I got an e-mail from Jerry Brown the other day. 'Dear Jeff', it began. 'Because you seem to think you know best, I'm sacking that worthless Katy'--she's the one who sends me those 'We-really-appreciate-your-support-and-feedback' replies to all of my e-mails (all the more galling because I've usually been writing to explain why I can't support Brown)--'and appointing you my campaign coordinator'.
Of course that's not really what the e-mail said! Though perhaps it should have. It was actually asking people on his mailing list (assumed to be supporters rather than just the morbidly interested) to reject that worthless Meg Whitman, who is proposing to scrap the capital gains tax. This is actually an e-mail I can get on board with, because Whitman's policy seems so clearly wrongheaded. It's hard to muster up a lot of pity for people who make the kind of money that's going to put them in range of the capital gains tax (especially when Meg Whitman's plans for the renewable energy sector, education and state government are going to be putting a lot of workers in serious trouble). It's revenue for the state, which if properly utilised should work to close the gap between the rich and the poor which is far greater in our country than in Canada, Australia, New Zealand, Japan and most of Europe. Why eliminate a tax which reflects a person's broader tax bracket, and which isn't generally touching people who might be in genuine need of tax relief?
But there's not much to be said for most of Whitman's policies. She talks callously about the need to make state employees redundant in the name of efficiency. What kind of an economic plan relies on forcing people out of work? I'm not sure how adding to the unemployment rolls will benefit our state's social fabric (but it's okay, apparently, because they're state workers, we're told), or whether her plan to alleviate some of the pain by relying on natural attrition and a hiring freeze will work (surely you can't predict which sectors of state work will see the most retirees, and some jobs will need replacement: thus either there will need to be a lot of cost- and time-consuming re-shuffling and re-training of workers, or else new hiring will actually be necessary).
We shouldn't be surprised to see Whitman demonising state employees, most of whom (like workers in general) work very hard, because the premise of her campaign is to break apart California as a social entity and to put the corporation and the individual (and woe betide that individual if they are thrown to the wolves of the unfettered market idealised by Whitman and her ilk) at the centre of life in our state, leaving no room for community and mutual responsibility.
This callousness is also reflected in Whitman's plan to rob a billion dollars from state welfare to throw at California higher education. While a billion dollars would be welcome anywhere in California's education system, it would only represent the beginning. And taking that money from people who are down on their luck, have been wronged by the system (soon enough some of those state employees Whitman is planning to fire, if she gets her way), who are sick, poor or otherwise unprivileged, is clearly morally wrong (moreover, it's been pointed out that cutting a billion from welfare could possibly lose the state almost four billion in federal funds). I certainly wouldn't want to know that my education was being paid for by money taken from those who need it to meet daily needs.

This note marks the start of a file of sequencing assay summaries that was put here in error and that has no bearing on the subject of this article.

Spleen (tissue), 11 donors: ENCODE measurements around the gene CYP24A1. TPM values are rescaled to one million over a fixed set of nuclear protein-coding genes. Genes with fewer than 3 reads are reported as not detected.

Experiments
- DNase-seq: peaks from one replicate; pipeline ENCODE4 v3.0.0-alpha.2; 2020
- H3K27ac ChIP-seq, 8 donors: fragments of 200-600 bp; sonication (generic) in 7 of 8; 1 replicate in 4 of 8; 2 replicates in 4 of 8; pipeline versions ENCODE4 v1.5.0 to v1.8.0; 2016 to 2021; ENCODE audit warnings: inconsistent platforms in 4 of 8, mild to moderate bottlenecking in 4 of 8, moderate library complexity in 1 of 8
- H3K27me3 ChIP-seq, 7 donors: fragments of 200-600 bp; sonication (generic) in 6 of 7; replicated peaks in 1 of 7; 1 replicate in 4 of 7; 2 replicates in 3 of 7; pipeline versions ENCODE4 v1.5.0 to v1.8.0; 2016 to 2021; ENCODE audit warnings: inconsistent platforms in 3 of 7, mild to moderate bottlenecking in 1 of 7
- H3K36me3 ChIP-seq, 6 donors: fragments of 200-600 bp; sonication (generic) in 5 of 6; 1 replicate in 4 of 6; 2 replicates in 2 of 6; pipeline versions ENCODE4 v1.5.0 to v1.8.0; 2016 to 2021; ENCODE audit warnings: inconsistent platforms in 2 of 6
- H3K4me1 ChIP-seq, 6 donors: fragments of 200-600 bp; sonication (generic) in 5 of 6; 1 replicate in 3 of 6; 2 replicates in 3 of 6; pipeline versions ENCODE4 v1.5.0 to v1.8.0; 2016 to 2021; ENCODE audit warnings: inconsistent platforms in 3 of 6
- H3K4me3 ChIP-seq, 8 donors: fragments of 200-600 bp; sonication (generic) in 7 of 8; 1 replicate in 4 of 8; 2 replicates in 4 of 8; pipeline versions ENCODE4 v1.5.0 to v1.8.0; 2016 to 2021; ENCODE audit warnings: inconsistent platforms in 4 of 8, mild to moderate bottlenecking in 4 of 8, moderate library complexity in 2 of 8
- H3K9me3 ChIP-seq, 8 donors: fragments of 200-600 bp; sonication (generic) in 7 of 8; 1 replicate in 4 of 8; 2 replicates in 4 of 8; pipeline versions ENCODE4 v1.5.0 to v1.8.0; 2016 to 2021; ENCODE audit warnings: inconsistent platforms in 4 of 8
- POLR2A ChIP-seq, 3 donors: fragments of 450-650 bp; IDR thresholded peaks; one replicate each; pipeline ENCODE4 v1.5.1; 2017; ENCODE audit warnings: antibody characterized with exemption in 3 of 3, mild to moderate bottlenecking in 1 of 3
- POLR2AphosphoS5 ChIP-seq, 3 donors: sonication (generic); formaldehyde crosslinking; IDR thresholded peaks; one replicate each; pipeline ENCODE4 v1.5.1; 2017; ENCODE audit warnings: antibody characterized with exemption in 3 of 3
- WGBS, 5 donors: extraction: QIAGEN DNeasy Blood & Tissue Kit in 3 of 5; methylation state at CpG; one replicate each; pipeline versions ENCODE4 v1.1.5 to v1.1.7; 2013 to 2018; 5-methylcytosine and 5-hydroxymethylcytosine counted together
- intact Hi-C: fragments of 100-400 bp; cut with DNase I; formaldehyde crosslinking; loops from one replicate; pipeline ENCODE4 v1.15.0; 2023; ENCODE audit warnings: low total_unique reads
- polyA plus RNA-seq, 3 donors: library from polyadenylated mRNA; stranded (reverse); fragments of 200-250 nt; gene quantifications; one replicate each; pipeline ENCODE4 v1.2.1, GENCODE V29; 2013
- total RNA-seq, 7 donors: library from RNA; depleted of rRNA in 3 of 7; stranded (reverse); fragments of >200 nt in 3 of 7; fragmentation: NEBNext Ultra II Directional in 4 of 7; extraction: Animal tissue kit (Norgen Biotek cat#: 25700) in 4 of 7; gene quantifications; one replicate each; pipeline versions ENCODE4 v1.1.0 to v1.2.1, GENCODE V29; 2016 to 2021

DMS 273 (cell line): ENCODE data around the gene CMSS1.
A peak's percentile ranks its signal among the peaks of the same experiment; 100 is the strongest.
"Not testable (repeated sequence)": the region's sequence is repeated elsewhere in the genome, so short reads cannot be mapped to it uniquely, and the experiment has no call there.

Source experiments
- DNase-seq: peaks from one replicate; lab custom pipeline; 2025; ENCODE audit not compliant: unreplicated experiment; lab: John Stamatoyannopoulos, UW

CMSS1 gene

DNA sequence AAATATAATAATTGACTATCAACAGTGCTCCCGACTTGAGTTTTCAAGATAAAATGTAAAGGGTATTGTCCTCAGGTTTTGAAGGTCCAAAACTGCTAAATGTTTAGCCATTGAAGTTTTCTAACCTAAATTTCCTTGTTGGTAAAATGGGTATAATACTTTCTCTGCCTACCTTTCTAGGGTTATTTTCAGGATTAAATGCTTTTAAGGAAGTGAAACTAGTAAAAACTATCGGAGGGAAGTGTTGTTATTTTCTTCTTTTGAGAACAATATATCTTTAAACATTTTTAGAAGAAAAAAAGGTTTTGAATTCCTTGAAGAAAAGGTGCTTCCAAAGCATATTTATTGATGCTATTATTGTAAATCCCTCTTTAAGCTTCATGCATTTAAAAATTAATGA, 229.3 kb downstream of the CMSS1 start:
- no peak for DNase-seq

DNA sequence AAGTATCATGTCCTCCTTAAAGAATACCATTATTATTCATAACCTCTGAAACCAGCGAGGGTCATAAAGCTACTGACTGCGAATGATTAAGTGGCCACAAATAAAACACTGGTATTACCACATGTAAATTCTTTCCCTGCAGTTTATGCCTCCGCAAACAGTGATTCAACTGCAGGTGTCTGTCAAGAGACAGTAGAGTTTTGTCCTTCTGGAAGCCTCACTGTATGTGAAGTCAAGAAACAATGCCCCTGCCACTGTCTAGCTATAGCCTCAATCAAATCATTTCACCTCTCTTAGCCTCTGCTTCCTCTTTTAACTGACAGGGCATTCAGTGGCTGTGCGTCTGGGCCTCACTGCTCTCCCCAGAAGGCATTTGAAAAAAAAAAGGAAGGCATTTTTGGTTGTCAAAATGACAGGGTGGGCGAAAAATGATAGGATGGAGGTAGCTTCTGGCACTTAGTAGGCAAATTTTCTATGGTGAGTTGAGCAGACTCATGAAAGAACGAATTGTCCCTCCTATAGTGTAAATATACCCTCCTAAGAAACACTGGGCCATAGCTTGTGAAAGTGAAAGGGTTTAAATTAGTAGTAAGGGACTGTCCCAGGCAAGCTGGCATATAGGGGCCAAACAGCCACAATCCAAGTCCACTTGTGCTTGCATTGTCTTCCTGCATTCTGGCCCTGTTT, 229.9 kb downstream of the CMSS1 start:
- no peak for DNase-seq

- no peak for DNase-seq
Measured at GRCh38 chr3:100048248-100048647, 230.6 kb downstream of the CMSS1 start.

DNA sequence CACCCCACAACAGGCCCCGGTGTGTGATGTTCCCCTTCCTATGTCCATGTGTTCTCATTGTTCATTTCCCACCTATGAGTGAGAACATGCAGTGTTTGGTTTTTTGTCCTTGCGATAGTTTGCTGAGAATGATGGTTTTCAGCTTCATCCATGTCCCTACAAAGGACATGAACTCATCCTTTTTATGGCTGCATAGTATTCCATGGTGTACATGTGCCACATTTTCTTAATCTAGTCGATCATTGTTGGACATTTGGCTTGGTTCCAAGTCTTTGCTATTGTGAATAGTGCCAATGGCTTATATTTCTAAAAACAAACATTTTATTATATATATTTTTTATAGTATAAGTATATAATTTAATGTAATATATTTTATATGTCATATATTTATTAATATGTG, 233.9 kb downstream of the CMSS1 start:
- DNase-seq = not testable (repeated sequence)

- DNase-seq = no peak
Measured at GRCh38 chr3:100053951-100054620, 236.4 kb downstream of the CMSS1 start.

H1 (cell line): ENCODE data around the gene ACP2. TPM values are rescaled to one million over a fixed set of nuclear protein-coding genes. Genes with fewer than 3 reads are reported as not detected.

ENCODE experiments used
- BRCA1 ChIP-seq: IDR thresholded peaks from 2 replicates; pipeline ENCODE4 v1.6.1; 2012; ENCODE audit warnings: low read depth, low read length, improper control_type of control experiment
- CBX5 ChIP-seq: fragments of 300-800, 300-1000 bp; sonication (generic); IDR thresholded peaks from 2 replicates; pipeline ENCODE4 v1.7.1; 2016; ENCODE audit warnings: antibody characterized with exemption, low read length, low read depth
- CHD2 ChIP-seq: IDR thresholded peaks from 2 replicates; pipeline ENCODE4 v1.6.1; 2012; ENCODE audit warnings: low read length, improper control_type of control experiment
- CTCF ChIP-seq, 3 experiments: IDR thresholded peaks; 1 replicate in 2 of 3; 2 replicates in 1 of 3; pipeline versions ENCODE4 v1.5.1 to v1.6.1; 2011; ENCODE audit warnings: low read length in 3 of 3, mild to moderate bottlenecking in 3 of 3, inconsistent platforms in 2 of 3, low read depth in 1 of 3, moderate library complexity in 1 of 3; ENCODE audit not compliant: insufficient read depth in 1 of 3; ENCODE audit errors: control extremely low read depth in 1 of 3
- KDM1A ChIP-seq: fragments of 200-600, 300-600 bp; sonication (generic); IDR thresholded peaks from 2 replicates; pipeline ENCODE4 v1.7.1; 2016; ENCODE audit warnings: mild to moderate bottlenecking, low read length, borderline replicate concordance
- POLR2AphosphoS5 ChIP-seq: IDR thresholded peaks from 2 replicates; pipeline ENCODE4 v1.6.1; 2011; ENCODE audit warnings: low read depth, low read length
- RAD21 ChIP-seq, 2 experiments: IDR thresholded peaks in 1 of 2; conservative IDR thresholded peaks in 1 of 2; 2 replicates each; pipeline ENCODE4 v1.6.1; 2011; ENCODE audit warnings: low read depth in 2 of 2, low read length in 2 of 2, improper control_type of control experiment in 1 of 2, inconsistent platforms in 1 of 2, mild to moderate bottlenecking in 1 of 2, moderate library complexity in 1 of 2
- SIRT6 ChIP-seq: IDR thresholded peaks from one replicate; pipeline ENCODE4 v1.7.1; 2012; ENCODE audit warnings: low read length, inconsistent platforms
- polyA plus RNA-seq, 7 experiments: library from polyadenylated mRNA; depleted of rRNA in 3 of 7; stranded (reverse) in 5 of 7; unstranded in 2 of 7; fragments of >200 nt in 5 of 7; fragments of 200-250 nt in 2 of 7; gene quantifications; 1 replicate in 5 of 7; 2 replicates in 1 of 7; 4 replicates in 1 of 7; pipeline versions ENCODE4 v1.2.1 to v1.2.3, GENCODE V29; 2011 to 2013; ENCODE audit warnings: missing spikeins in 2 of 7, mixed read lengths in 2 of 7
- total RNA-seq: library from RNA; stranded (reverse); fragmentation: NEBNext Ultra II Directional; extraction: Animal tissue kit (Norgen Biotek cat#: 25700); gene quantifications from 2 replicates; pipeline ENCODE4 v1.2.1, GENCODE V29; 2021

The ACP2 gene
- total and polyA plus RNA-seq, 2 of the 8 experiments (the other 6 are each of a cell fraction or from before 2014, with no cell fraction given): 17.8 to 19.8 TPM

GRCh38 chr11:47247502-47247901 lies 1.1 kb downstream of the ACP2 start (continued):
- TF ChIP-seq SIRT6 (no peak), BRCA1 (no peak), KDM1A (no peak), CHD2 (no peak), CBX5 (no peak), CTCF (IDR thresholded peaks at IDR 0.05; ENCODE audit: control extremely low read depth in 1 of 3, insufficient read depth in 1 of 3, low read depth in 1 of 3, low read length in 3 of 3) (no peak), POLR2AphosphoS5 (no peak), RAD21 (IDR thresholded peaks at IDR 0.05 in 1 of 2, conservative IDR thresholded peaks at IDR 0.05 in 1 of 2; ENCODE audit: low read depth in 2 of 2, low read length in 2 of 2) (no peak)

Whitman has no right to portray herself as the defender of public higher education. And this isn't really about higher education anyway. UC, CSU and CCC only feature as a positive, entrepreneurial counterpart to the so-called broken welfare system. This is part of the same malicious targeting of poverty that so many Republican Party candidates have joined in on over the years. Like those who have come before, Whitman whines about the generosity of California's welfare system (and the subtext is that most recipients of welfare are 'welfare cheats'). First off, our duty is to provide for those who are too weak, too old, too poor, too young or too ill to look after themselves, and we have to ensure that every one of these people are taken care of before we begin looking for savings.
There are, of course, people who game the system (and there are people who game the financial 'welfare for the wealthy' systems as well). But for every one of them, there are many, many people who are in need of help. We shouldn't be churlish about extending aid to those less fortunate than ourselves, and California's students certainly shouldn't make themselves party to the right-wing of the Republican Party's long-standing project of criminalising poverty.
We should in fact be thinking, in California and across the country, about the need for a living wage, the kind of commitment to something approaching full employment which characterised the post-World War II era in many countries, and a bill of rights which includes access to healthcare, housing and education.
It's easy for both Brown and Whitman to identify points of savings in prisons, education and welfare, and to suggest that these are the solution to California's social and economic malaise. But until one of them faces up to the democratic deficit represented by minority rule, Prop 13, the saturation of our politics with money that has been in a lot of filthy places, the lack of competitive primaries, and the idea that there is only space for two parties in state politics, Brown and Whitman are only skirting around the real problems. So long as they continue to do business through the 'usual channels' (which Tony Benn memorably referred to as 'the most polluted waterways in the world'), the state will only stagger on, living year-to-year, hand-to-mouth.